35% rise in extremist murders in U.S., motivated by far Right politics - ADL

"Right-wing extremists were linked to all of the 50 extremist-related deaths in 2018– making them responsible for more deaths than in any year since 1995," the ADL said in a statement on the study.

January 23, 2019 18:32
2 minute read.
Flowers and candles are placed beneath a police cordon outside the Tree of Life Synagogue

Flowers and candles are placed beneath a police cordon outside the Tree of Life Synagogue after a shooting there left 11 people dead in the Squirrel Hill neighborhood of Pittsburgh on October 27, 2018. (photo credit: BRENDAN SMIALOWSKI / AFP)


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WASHINGTON – Every single murder committed by an extremist in America in 2018 was motivated by far-right politics, according to an explosive study published on Wednesday by the ADL, which investigated 50 deaths last year – itself a 35% spike in extremist-related murders over the prior year.

“Right-wing extremists were linked to all of the 50 extremist-related deaths in 2018 – making them responsible for more deaths than in any year since 1995,” the ADL League said in a statement on the study.

That year saw the Oklahoma City bombing, the deadliest domestic terrorist attack in US history.

“Over the last decade, a total of 73.3% of all extremist-related fatalities can be linked to domestic right-wing extremists, while 23.4% can be attributed to Islamic extremists,” the study adds.

The organization has been warning of a sharp rise in antisemitism across the US since 2016, parallel to the political rise of President Donald Trump. Its findings on the trend tracks closely with independent FBI data released in November.

ADL’s research team said that guns remain the weapon of choice for right-wing terrorists. Jonathan Greenblatt, CEO of the ADL, said that the massacre of Jews in a Pennsylvania synagogue this fall should shock the country into action.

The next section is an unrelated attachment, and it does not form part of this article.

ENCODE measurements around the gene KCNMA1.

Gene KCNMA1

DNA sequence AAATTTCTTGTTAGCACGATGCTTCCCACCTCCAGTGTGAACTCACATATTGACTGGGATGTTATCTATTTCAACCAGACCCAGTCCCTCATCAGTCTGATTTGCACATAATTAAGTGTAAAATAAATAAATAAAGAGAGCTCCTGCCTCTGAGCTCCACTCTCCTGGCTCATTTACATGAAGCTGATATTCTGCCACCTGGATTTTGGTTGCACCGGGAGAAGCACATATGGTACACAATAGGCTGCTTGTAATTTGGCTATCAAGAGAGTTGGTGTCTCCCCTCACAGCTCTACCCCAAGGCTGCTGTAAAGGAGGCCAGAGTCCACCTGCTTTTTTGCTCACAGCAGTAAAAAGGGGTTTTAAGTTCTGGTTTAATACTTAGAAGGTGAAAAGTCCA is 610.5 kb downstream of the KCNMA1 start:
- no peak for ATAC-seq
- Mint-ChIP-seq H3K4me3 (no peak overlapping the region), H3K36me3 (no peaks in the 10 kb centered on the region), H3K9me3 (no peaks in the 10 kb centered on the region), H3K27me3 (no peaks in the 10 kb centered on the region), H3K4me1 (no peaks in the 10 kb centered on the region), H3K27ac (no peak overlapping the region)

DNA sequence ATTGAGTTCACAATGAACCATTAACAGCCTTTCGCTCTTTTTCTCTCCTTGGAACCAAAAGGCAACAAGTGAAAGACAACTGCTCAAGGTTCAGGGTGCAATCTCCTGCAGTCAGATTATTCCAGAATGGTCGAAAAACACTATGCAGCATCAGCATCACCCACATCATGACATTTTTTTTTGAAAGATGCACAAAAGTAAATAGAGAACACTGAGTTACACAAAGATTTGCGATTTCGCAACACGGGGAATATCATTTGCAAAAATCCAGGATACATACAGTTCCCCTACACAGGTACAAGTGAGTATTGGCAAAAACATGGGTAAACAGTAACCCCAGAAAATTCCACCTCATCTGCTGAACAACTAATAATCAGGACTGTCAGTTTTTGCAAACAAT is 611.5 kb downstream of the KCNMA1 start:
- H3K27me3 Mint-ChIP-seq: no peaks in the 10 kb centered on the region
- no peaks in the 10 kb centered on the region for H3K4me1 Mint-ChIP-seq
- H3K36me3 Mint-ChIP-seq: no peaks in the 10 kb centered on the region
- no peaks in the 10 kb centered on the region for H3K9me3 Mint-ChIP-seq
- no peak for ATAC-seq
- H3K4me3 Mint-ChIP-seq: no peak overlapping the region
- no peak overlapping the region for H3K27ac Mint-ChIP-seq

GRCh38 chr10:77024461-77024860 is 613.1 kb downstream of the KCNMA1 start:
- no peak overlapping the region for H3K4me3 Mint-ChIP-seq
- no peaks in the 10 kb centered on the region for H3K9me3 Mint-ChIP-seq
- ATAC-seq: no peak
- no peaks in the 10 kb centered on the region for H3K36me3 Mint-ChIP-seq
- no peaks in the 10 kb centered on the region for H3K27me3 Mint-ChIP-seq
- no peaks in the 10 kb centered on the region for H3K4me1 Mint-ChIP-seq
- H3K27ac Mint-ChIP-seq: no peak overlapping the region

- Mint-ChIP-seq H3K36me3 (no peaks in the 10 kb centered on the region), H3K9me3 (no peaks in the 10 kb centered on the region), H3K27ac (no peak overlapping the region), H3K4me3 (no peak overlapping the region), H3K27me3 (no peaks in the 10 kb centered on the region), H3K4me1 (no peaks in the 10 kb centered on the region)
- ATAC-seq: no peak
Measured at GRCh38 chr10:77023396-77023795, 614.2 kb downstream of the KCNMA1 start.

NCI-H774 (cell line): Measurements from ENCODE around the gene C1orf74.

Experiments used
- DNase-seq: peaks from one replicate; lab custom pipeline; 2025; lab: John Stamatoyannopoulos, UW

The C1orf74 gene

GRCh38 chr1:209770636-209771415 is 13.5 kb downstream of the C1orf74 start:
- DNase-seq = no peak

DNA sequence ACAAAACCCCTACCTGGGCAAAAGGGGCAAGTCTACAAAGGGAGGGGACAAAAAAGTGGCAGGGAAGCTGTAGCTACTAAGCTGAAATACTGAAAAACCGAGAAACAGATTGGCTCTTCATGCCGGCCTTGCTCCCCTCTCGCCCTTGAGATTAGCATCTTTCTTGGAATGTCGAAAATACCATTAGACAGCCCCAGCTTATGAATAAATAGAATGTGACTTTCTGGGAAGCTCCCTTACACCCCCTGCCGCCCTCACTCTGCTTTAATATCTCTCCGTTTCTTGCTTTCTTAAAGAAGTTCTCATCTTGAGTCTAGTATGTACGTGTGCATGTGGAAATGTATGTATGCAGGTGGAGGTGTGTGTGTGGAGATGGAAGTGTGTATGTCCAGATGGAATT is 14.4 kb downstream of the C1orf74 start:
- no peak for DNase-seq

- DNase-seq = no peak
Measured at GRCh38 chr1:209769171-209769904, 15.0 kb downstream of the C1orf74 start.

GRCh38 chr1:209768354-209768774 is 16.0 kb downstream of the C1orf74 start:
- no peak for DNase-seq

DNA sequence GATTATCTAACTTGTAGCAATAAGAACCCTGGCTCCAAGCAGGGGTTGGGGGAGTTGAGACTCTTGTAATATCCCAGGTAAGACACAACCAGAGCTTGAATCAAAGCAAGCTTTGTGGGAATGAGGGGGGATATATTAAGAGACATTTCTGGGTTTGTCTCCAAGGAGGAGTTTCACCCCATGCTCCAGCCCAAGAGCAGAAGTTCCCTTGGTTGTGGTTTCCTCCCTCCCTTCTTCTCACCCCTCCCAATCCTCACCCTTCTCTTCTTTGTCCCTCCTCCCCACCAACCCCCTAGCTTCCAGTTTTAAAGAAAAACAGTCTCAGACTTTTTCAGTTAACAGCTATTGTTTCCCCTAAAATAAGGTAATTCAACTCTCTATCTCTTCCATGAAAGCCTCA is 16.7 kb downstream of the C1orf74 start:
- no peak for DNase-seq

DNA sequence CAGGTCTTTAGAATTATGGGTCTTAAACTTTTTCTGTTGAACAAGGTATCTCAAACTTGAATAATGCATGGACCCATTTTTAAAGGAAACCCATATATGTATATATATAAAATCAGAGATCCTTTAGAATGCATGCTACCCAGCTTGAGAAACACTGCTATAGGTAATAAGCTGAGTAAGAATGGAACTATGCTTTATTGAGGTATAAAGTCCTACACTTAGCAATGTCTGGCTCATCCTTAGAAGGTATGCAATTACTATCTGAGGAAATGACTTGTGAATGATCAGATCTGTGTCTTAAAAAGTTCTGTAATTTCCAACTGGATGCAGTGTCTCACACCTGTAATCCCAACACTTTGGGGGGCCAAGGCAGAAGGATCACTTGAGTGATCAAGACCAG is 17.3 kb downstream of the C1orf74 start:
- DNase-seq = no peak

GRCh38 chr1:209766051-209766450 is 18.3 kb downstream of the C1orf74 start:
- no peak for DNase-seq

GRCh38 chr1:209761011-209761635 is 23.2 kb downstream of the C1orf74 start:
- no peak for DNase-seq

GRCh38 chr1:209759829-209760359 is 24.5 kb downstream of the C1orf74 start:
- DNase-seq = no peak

“The white supremacist attack in Pittsburgh should serve as a wake-up call to everyone about the deadly consequences of hateful rhetoric,” said Greenblatt. “It’s time for our nation’s leaders to appropriately recognize the severity of the threat and to devote the necessary resources to address the scourge of right-wing extremism.”

The Tree of Life synagogue shooting was among five killing sprees that resulted in 38 deaths, and which left 33 people wounded, according the study.

ADL said that in light of a shooting at a yoga studio in Tallahassee, Florida, connected to a rising “manosphere” movement opposed to feminist ideals, the organization would begin characterizing those attacks as affiliated with the far Right, as well.

In total, “2018 marked the fourth-deadliest year on record for domestic extremist-related killings since 1970,” the study asserts. “Last year’s murders at the hands of right-wing extremists reflect an ongoing trend.”

The ADL concludes that public figures, in the executive branch as well as Congress, have focused for “far too long” on the threat of Islamic extremism, without adequately acknowledging the rising threat from the far Right. The organization proposes speeches as well as proactive legislation that call out and address the threat.

“Congress and state legislatures should authorize and appropriate grants for research and services to better understand the drivers of extremist hate, and fund evidence-based programming to counter it,” the ADL said. “Every state should enact comprehensive, inclusive hate crime laws. Effective responses to hate violence by public officials and law enforcement authorities can play an essential role in deterring and preventing these crimes.”

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